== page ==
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Trump campaign plunges into brawl to control Pennsylvania GOP

Trump campaign plunges into brawl to control Pennsylvania GOP

Donald Trump, Jr.

Several top Trump associates have publicly endorsed Bernadette Comfort in the fight for Pennsylvania’s vacant Republican chairmanship, including his his son, Donald Trump, Jr. | Drew Angerer/Getty Images


‘People are pretty disgusted with the whole thing,’ one pol says of the fallout from a sexting scandal gripping the party.

Donald Trump’s campaign is injecting itself into a battle to lead Pennsylvania’s Republican Party — a race with serious implications for the president’s reelection hopes that has badly divided the GOP in the battleground state.

The fight for the state’s vacant Republican chairmanship was triggered when Val DiGiorgio resigned from the position two weeks ago amid a scandal involving racy texts and allegations of sexual harassment. The episode set off fierce jockeying and backbiting within the state GOP, as Trump’s team tried to close ranks behind Bernadette “Bernie” Comfort, the party’s vice chairwoman for the past two years.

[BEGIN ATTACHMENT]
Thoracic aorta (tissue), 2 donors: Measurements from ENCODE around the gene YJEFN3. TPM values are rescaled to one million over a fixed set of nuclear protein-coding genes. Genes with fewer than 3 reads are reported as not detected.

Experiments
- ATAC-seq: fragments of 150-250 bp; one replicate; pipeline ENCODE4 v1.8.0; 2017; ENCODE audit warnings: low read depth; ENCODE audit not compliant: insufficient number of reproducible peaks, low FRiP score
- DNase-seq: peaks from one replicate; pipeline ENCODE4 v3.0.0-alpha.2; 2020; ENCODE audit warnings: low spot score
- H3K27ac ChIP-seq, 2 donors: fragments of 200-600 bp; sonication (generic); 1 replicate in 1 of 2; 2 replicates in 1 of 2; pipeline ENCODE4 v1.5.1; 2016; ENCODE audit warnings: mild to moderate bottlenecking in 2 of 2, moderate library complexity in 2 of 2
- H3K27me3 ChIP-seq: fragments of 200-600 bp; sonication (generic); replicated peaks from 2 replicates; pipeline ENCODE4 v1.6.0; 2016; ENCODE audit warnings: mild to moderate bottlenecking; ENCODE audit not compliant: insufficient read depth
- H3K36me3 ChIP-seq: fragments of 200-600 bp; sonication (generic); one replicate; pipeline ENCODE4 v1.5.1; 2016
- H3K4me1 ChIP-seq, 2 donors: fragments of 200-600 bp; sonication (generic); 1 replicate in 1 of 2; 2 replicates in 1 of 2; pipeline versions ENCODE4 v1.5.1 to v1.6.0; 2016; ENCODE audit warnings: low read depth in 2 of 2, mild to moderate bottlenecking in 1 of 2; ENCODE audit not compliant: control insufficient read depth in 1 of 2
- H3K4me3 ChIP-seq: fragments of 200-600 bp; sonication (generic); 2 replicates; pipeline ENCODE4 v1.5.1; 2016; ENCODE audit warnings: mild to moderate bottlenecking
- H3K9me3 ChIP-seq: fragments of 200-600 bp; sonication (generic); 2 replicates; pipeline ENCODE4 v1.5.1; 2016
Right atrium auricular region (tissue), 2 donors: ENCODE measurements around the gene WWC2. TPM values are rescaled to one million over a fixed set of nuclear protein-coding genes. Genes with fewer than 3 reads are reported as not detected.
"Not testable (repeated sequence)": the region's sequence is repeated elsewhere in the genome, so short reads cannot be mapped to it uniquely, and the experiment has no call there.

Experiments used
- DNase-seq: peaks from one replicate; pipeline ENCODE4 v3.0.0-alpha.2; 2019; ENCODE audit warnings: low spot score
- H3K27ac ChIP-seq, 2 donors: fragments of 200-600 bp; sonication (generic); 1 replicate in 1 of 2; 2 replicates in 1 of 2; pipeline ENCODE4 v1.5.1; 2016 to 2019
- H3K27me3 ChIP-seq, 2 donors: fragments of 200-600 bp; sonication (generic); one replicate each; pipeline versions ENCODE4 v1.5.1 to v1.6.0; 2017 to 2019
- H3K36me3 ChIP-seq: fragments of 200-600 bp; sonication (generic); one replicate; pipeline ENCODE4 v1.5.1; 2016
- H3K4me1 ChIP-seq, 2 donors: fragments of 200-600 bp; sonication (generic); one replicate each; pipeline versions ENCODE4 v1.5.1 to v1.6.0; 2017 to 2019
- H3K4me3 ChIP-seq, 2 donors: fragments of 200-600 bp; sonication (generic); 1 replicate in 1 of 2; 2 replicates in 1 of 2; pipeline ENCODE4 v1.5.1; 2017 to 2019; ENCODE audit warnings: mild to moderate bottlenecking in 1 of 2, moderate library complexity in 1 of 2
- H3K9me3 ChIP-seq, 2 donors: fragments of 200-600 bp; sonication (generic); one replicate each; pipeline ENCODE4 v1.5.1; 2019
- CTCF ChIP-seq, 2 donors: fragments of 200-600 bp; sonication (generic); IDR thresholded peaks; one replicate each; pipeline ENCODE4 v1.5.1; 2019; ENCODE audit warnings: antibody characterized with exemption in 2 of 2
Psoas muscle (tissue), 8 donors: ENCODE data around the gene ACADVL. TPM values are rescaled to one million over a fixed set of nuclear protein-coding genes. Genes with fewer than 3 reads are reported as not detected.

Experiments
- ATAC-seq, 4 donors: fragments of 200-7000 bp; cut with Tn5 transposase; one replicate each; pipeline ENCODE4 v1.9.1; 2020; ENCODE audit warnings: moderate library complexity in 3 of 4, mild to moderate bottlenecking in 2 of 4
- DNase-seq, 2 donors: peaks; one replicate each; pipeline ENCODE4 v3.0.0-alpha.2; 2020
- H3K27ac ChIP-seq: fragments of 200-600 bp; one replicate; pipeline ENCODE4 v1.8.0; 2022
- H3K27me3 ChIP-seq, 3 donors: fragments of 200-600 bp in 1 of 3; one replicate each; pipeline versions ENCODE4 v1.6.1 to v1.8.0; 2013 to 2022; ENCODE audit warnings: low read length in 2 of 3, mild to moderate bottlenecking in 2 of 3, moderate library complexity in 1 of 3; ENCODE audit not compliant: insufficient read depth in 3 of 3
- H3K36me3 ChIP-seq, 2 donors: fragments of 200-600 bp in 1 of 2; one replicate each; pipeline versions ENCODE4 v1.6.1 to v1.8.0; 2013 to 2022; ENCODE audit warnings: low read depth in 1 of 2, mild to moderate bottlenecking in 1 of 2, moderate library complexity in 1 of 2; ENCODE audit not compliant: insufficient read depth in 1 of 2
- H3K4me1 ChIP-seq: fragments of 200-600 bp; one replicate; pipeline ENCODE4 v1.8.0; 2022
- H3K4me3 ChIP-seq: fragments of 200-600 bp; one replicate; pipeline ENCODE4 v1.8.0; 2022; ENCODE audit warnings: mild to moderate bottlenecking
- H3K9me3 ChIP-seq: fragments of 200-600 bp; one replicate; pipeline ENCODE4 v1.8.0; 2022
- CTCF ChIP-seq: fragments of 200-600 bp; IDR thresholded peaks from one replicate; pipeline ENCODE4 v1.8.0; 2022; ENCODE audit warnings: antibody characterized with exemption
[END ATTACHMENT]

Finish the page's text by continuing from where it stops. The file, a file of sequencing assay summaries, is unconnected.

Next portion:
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But the Trump campaign’s involvement has not gone over well with some Pennsylvania Republicans, especially supporters of Comfort’s rival, attorney Lawrence Tabas. They argue that Trump’s advisers are unnecessarily taking sides in a local feud and could exacerbate longstanding power struggles within the state GOP.

The election on Saturday, to be decided by roughly 360 state GOP committee members, is expected to be close.

“People are pretty disgusted with the whole thing,” said Scott Wagner, a Republican donor who was the party’s unsuccessful 2018 gubernatorial nominee. “I’m afraid it’s going to backfire. It may be damaging to the president. This is sort of like a family issue. We don’t need interference from the outside.”